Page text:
- Frequent practice of a 5:1 “Positivity Ratio” is necessary to build optimism and resilience to stress.
Your right prefrontal cortex constantly generates a stream of negative thoughts and feelings. This is a remnant of your “ancient brain” protective mechanism. However, your left prefrontal lobe is much more optimistic and evolved to support your making beneficial decisions directed at achieving your personal goals. You can focus either of these lobes with the obvious outcome, but you cannot focus both of them simultaneously.
Waldman reminds us of the findings of Positive Psychology founders, Fredrickson, Gottman and Losada, who independently determined that in businesses and personal relationships where the ratio of positive to negative thoughts falls below 3-to-1, those relationships were most likely to fail. The most successful relationships and businesses were those where this ratio was at least 5-to-1. The reason for this effect is, as discussed above, the predilection of the brain to turn negative experiences into negative memories, and ultimately create negative consequences. Waldman in his studies has found that you can readily train your brain to interrupt negativity and generate optimistic thoughts with the desirable result of a successful interpersonal relationship or business.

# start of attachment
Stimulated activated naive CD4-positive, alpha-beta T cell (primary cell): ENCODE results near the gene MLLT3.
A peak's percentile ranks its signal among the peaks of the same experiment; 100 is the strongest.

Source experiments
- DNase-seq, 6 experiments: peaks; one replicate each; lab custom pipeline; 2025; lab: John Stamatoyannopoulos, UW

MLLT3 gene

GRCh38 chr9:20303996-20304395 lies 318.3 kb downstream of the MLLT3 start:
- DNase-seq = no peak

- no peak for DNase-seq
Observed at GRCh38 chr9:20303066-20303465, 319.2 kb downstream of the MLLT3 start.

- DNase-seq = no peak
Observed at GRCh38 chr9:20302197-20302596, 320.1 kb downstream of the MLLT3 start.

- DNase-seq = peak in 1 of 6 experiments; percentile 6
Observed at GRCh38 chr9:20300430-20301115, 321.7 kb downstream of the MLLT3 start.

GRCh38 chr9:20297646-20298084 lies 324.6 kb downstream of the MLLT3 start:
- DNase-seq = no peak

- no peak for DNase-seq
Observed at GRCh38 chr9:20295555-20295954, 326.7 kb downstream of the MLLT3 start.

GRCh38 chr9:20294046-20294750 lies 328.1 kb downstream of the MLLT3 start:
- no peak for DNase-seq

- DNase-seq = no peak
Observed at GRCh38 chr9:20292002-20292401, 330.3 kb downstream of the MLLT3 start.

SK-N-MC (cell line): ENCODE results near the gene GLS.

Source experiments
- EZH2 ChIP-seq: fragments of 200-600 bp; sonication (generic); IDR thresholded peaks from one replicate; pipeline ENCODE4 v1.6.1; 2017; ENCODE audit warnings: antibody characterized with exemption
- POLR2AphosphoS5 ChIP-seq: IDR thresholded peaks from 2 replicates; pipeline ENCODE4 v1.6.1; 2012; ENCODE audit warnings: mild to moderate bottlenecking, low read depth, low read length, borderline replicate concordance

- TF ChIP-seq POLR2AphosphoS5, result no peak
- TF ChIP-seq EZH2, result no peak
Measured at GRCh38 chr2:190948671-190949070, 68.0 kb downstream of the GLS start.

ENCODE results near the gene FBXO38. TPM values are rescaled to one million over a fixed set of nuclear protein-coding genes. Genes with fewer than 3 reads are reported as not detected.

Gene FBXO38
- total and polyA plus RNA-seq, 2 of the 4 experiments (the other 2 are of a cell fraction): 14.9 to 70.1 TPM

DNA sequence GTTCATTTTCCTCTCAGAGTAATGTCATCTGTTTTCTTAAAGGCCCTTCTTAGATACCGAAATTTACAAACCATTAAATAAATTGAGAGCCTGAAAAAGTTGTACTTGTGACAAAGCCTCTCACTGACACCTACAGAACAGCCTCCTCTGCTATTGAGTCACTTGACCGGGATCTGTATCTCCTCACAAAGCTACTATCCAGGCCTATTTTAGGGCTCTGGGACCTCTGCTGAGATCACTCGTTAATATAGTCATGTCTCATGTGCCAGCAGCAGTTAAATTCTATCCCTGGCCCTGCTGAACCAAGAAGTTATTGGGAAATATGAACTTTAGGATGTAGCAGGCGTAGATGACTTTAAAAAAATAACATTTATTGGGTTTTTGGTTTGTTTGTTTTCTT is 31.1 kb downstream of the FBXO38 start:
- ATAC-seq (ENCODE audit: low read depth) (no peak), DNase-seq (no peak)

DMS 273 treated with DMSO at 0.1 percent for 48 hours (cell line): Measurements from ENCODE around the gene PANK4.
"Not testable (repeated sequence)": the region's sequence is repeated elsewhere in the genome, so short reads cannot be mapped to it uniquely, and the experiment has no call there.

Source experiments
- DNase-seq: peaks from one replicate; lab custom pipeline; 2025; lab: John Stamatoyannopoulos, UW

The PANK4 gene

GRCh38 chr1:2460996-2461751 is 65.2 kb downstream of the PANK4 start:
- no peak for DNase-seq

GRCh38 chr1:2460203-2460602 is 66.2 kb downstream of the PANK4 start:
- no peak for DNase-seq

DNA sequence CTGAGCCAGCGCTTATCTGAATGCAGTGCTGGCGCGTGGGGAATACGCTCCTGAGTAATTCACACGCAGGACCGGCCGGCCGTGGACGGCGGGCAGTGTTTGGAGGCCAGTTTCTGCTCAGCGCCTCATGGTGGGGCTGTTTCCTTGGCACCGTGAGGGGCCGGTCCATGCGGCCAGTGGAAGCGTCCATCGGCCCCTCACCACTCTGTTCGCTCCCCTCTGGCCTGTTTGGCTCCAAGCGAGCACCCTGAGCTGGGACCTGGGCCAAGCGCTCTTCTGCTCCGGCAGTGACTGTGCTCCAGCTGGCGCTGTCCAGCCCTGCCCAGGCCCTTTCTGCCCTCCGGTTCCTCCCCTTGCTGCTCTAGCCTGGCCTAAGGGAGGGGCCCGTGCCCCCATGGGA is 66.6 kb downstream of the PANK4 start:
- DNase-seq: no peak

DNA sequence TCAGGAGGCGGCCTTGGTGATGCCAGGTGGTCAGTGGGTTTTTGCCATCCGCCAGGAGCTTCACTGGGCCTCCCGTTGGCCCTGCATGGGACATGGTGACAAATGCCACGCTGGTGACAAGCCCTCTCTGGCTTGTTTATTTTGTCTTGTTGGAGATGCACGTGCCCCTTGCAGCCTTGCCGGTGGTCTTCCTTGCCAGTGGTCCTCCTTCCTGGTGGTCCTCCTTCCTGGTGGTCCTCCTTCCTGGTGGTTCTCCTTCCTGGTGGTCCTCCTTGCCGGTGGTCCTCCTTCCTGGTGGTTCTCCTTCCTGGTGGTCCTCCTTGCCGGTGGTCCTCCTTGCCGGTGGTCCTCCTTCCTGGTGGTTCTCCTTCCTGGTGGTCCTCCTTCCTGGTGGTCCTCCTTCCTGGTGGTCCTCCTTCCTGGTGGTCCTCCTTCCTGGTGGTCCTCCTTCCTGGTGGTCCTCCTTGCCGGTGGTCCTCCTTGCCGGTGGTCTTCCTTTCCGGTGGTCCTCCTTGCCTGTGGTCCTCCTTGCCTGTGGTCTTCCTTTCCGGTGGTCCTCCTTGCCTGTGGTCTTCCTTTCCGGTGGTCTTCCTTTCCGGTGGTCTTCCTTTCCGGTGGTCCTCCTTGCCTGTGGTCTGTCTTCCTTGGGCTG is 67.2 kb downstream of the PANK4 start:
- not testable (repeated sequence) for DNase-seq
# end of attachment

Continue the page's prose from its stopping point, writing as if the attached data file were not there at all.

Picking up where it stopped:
- Your beliefs shape your reality more than what you perceive with your senses, and they govern nearly every aspect of your life.
This is a very important point, which I have discussed it other contexts in prior articles. Waldman describes the impact of this process in precise detail as follows.
“Our memories form the basis of habitual behavior and they also form the foundation of our belief systems. A belief is a thought process – an assessment of the world and the value we place on a behavior or ideal. The more we repeat a certain thought, the more “real” that thought becomes. Because everything we believe in also has a corresponding non-belief, the brain does something odd. It rejects any information, or anyone, that interferes with that belief. It’s a natural neurological process and it explains why human beings are so prone to prejudice. The moment we identify ourselves with one group (political, religious, social, or even a sports team) the less respect we show toward people who are members of different groups. We need to remind ourselves that our labels – our beliefs, our memories, even our perceptions of the world – are not real. Instead they are arbitrary categories that our brain uses to organize the sensations coming in from an unknown world.”
- Pleasure is one of the most important sensations for maintaining physical health, emotional balance, and business success.
Here Waldman is talking about very simple pleasures, but ones that can have a positive impact on your performance and fulfillment. He suggests:
- Lightly stroking your palms can relieve performance anxiety.
- Slowly brushing your arms decreases negative emotions.
- Performing a pleasant physical activity improves productivity.
- To release pleasure-generating dopamine neurotransmitter within your brain, stretch your arms, neck and torso three times per hour for just 10 seconds.